In late July 2020, both the Serious Fraud Office ("SFO") and National Crime Agency ("NCA") published their annual reports. The reports provide an insight as to the progress made in the past year and the agencies' areas of focus for the near future.

Separately, the British government also issued its Year 2 Update on the UK Anti-corruption Strategy.

SFO annual Report 2019/20

The SFO Report[1] covers the 12 month period to 31 March 2020 and reflects a mixed year in terms of success for the agency.

A key highlight for the SFO was the deferred prosecution agreement (“DPA”) with global aerospace company Airbus SE, which is the first co-ordinated settlement between UK, US and French authorities. It is also the world's largest resolution for bribery, amounting to a fine plus costs of €3.6 billion, €991 million of which was agreed with the SFO - representing almost double the total amount of all criminal fines in England and Wales in 2018.

Controversially, the SFO is now choosing to report the rate of successful judicial outcomes. As DPAs are now included in this metric, statistics on the SFO's conviction rate are likely to be inflated.

Other highlights for the year include bringing 13 defendants to trial and securing a four-year rate for successful outcomes by case of 95%. By contrast, the four-year rate for successful outcomes by defendant was 62%.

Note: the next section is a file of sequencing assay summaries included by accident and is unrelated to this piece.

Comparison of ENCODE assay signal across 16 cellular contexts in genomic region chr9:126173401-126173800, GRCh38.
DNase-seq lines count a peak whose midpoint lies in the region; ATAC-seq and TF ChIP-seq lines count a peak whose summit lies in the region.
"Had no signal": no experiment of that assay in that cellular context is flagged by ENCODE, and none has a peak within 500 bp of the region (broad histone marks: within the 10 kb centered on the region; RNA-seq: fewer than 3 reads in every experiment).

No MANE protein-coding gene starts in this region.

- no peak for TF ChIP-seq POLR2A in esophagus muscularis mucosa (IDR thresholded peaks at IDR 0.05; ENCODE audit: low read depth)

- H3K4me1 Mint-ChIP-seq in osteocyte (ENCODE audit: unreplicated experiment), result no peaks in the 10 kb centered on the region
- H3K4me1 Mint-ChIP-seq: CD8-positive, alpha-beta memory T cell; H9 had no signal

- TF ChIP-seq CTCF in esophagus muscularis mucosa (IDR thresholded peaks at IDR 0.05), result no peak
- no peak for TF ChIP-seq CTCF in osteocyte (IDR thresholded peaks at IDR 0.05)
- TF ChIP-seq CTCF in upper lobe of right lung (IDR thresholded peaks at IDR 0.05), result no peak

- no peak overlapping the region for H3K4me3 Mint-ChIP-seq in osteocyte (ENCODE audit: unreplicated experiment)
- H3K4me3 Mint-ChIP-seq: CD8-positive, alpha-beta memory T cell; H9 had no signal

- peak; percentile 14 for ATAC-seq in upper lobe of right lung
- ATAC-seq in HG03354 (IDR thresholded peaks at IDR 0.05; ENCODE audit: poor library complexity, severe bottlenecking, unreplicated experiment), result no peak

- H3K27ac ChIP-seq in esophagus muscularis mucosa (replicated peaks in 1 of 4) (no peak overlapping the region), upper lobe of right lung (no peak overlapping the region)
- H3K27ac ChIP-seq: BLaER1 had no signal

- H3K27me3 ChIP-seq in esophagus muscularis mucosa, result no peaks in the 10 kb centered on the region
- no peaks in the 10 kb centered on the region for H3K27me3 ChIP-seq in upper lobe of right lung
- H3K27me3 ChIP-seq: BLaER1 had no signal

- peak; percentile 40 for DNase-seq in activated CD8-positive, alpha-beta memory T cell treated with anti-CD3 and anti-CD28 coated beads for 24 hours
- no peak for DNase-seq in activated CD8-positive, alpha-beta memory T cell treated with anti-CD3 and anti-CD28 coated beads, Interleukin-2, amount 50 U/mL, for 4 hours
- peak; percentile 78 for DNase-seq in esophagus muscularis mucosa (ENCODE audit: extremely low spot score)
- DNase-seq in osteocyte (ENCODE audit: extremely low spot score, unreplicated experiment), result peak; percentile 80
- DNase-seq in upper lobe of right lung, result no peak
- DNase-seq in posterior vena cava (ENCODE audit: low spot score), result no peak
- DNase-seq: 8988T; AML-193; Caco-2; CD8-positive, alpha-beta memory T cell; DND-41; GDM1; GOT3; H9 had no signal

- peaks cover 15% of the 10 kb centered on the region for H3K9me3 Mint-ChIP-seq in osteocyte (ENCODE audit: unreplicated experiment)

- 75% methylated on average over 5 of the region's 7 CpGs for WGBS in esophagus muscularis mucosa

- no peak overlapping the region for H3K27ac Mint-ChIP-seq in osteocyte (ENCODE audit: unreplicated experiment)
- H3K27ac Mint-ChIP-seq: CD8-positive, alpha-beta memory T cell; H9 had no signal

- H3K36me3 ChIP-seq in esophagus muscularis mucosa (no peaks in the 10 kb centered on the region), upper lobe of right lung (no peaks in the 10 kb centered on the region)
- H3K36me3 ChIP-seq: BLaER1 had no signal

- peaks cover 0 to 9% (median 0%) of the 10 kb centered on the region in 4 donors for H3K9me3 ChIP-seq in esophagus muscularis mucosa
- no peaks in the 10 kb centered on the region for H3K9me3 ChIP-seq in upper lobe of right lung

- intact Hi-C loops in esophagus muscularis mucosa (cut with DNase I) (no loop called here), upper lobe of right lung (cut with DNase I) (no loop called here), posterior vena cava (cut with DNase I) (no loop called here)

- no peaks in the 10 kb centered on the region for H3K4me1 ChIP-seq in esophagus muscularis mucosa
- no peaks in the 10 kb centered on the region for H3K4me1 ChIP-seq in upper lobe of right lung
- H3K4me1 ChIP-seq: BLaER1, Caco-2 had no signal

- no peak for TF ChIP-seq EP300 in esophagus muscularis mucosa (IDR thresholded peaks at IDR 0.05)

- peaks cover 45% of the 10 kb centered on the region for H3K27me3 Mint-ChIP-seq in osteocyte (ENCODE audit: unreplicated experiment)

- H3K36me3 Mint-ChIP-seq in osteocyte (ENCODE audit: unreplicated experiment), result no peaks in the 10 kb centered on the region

Despite the SFO's seemingly high success rates, five cases were closed without charge and a number of defendants were acquitted, most notably those in the Barclays Qatar matter. Director of the SFO, Lisa Osofsky, has acknowledged that lessons need to be learned from those cases and that, going forward, the SFO "needs to be realistic about the kinds of matters [it's] going to bring."[2] The Covid-19 pandemic is also likely to result in existing SFO investigations being dropped, as the SFO shifts it focus to economic crimes which have emerged as a result of the pandemic, such as procurement fraud.

Other key statistics include:

  • The issuance of 629 notices under Section 2 of the Criminal Justice Act 1987. This is particularly low compared to previous years, such as in 2017/18 where the SFO issued 1,031 Section 2 notices;[3]

  • The conduct of 21 searches and 345 interviews during the year;

  • The Proceeds of Crime Division securing £13 million in financial orders. It also received over £7 million in payments from previous orders.

The report also confirmed that the SFO will continue to prioritise strengthening its partnerships with other criminal justice agencies, in the UK and overseas, to tackle cross-border economic crime.

NCA Report

On the face of it, the NCA appears to have had a somewhat more successful year than the SFO. Its report[4], which also covers the period to 31 March 2020, shows significant improvements in the agency's effectiveness.

The year saw a record-high number of disruptions[5], a quarter of which were classified as having a "major" or "moderate" impact on serious criminality. There were over 1,000 arrests in the UK, representing a 40% increase on the previous year as well as more than 600 abroad.

The NCA secured the conviction of 376 criminals, representing a 94% successful court conviction rate. Its activities resulted in the forfeiture of £9 million worth of cash and the seizure of a further £9 million. It also obtained freezing orders over bank accounts holding more than £145 million.